1. Right. You’re muffling the acoustics in our echo chamber.

              1. I know. I mean I’m just here to be an annoying, stupid blogwhore and boys are sooo mean to me. Echo chamber! Censorship! Waa!

                1. addendum
                  retard#5 Axman

                  1. addendum
                    retard#5 D’oh

                    1. obviously I cannot count as well as the real rather…

                      should read:
                      retard#6 D’oh

                    2. It’s official-NRD

                    3. Again, I am in awe of your struggle as you continue to demonstrate mastery and prowess over retards!

                      “The most insignificant people are the most apt to sneer at others. They are safe from reprisals. And have no hope of rising in their own self esteem but by lowering their neighbors.”
                      – William Hazlitt 1778-1830

                    4. I love your clubhouse mentality-it’s al her fault! She’s a girl!

                    5. No really, for an insignificant helpless victimy girl like you, it is a feat worthy of the average housewife in a TV commercial. To have dug so deep as to connect with the strength, power, mental nimbleness, and wit you used to overcome retards. (All boy retards too!) Your daddy, and the rest of the sisterhood must be so proud of you.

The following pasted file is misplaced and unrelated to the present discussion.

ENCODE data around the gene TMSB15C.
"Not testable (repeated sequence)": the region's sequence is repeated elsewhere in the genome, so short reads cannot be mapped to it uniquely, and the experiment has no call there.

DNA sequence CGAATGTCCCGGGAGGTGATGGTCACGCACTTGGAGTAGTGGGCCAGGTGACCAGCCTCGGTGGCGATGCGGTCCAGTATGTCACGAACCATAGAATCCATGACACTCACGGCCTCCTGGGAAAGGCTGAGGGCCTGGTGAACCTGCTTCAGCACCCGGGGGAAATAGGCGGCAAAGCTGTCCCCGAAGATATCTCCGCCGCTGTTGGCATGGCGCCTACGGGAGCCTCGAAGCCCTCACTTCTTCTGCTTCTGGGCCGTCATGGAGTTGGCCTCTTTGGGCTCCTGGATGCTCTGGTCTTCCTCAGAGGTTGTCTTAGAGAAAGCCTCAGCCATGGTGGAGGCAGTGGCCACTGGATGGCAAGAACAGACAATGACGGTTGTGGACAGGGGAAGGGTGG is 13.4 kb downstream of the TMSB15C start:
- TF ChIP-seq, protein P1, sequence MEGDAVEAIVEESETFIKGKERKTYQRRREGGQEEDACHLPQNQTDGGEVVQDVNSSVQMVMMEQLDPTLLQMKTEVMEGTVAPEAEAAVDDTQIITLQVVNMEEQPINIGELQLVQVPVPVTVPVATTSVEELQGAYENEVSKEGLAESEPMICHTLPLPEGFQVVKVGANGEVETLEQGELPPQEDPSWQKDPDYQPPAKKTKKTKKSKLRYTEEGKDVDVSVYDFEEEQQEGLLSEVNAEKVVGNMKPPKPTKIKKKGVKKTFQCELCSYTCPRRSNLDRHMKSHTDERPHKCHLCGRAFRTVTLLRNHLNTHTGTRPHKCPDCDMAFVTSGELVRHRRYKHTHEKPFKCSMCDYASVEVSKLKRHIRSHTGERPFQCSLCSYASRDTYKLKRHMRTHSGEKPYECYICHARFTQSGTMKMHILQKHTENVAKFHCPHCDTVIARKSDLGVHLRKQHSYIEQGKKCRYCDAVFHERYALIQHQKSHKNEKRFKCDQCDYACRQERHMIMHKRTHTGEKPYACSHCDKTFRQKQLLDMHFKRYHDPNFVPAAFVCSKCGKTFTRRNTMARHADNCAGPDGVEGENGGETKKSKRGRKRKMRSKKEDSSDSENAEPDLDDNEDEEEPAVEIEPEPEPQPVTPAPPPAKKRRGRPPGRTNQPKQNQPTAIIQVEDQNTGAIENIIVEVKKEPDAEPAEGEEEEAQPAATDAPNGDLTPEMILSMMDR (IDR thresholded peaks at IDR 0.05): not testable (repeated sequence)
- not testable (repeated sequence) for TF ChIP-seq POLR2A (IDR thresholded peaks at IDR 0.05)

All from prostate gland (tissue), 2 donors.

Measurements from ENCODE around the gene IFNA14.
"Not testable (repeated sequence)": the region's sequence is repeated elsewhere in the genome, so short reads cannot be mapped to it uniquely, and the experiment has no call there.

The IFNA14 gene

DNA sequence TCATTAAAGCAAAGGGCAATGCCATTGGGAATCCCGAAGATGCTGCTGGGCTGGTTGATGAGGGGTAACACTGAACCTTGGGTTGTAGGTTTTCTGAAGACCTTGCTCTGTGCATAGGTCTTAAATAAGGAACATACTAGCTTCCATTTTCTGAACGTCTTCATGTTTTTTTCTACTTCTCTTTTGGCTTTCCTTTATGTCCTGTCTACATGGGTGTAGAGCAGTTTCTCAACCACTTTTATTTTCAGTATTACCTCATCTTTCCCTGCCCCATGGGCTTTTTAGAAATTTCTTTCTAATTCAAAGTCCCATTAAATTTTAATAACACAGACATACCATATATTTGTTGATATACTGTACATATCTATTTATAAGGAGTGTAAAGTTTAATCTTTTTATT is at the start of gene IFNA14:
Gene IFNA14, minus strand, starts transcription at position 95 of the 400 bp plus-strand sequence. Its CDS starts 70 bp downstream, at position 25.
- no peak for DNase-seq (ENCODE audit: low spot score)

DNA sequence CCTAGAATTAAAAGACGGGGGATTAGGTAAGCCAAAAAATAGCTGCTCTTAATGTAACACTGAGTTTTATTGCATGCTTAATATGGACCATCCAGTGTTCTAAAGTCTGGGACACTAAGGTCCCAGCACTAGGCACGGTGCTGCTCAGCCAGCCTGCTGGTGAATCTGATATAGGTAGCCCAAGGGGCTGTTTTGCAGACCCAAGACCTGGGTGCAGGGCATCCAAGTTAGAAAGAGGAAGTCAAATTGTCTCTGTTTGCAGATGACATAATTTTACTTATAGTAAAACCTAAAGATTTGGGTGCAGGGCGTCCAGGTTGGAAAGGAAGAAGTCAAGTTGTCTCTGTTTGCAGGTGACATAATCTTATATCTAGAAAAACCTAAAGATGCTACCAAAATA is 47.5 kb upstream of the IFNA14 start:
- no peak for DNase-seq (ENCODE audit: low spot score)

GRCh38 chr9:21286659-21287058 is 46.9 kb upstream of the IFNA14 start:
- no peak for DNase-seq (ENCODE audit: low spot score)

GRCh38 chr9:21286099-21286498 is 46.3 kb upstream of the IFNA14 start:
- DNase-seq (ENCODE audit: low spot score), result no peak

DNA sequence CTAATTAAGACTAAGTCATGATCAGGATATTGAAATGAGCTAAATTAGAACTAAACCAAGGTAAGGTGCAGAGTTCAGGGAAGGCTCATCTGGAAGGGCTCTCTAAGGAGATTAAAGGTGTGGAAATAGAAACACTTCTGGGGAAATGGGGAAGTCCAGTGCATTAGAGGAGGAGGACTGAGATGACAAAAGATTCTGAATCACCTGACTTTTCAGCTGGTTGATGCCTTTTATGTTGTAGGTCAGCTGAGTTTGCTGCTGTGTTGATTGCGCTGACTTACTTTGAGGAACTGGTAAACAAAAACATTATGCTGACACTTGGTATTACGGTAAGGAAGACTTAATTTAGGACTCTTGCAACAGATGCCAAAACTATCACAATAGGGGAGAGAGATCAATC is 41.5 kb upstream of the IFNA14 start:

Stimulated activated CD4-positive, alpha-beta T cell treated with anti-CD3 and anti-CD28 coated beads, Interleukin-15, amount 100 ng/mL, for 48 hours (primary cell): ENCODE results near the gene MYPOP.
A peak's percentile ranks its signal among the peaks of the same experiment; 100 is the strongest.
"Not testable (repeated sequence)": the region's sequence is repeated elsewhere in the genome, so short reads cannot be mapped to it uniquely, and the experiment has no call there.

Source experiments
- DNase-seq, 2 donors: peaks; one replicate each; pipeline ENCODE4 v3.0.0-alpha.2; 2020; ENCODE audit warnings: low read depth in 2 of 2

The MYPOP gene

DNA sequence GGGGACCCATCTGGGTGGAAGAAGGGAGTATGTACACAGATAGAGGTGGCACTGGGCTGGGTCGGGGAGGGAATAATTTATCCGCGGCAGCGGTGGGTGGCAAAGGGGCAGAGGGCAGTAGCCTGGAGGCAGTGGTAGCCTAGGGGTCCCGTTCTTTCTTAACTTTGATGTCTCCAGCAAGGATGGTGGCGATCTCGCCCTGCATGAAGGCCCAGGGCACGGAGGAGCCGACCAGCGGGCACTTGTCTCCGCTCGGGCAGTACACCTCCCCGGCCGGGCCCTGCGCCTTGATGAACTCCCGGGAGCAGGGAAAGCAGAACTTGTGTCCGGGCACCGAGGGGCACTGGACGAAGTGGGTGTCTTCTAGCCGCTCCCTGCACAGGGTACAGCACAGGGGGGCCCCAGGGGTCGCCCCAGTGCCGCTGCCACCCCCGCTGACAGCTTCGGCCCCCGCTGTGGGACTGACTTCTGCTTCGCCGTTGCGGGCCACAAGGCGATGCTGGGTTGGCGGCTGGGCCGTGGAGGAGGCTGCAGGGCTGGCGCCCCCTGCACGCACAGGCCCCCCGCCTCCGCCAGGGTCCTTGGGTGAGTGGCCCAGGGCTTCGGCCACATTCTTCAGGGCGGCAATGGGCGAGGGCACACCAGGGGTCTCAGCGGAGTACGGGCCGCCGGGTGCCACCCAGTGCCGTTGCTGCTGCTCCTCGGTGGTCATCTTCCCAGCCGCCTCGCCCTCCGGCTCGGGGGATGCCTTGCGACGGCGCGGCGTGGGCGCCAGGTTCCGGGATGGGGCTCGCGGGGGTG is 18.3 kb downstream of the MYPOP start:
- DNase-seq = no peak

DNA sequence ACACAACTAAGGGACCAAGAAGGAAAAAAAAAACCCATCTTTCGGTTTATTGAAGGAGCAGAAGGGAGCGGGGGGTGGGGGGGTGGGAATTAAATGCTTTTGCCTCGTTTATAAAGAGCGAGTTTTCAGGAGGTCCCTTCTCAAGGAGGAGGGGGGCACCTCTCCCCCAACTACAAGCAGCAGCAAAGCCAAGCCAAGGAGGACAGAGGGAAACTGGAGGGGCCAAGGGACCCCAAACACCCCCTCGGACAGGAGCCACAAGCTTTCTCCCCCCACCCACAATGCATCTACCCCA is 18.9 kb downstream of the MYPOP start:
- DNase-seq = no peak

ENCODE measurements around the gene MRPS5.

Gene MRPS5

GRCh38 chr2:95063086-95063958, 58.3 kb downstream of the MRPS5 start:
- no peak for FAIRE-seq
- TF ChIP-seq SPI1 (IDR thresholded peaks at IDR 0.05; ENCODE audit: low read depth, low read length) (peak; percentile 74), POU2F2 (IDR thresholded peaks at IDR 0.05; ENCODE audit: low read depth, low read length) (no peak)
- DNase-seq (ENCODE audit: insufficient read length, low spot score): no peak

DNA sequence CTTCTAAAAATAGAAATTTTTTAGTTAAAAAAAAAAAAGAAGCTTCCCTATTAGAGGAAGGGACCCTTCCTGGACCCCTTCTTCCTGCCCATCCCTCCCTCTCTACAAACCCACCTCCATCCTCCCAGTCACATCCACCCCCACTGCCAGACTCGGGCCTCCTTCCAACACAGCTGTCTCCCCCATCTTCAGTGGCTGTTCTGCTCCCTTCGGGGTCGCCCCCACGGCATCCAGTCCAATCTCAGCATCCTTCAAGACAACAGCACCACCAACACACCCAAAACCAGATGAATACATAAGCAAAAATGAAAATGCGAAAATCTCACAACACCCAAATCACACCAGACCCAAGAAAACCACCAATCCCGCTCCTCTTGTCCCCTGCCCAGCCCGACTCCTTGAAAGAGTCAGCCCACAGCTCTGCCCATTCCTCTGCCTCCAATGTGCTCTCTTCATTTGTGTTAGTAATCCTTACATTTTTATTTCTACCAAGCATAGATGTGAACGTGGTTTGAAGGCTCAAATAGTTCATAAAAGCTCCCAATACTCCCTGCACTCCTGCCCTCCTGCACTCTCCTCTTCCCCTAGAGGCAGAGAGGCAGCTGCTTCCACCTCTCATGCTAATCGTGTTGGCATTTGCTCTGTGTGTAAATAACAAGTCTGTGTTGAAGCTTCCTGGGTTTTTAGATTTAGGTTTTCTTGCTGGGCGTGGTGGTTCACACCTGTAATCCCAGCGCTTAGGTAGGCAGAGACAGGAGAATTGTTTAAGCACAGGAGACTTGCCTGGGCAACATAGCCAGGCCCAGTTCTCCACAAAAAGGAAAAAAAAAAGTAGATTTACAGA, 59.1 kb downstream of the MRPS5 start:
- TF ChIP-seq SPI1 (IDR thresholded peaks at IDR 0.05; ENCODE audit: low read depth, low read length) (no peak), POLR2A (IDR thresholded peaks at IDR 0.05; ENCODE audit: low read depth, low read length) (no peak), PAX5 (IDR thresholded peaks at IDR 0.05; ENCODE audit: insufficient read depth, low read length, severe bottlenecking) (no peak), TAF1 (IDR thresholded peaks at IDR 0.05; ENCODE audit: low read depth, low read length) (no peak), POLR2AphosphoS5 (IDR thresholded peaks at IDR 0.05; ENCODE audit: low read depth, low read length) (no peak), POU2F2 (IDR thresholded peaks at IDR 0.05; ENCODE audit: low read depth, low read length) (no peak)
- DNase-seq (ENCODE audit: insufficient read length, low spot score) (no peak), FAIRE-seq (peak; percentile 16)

No doubt this battle of wits will boost your self-esteem. I hope you will not be modest, and you will share it with the readers of your blog. Tell the world you have what it takes to mentally rout retards.

                      Girl, you are amazing! A retard-smiting Ninja (or would that be Ninjaess)! But rest now, you must be drained after all that retard-smiting.

                    6. It’s always so shocking to see the word retard used in print like this. It keeps me on my toes and reminds me how much work needs to be done to educate those who are so ignorant about the world of special needs.

                    7. Hannah, this word is used is in the context of this site. I clicked and understand your sincerity but Reason H&R is abundant in political incorrectness-don’t take things at face value. Good luck with your launch site.

                      Regards, Rather

                    8. But rather dear, it is one of your most favored words, and you certainly and intentionally uses it in the “old” insulting, unenlightened way.

                      Can you say hypocrite?

      2. “I’ve always wondered why posters bother to put a fake address.”

        As have I.

      3. I’ve always wondered why posters bother to put a fake address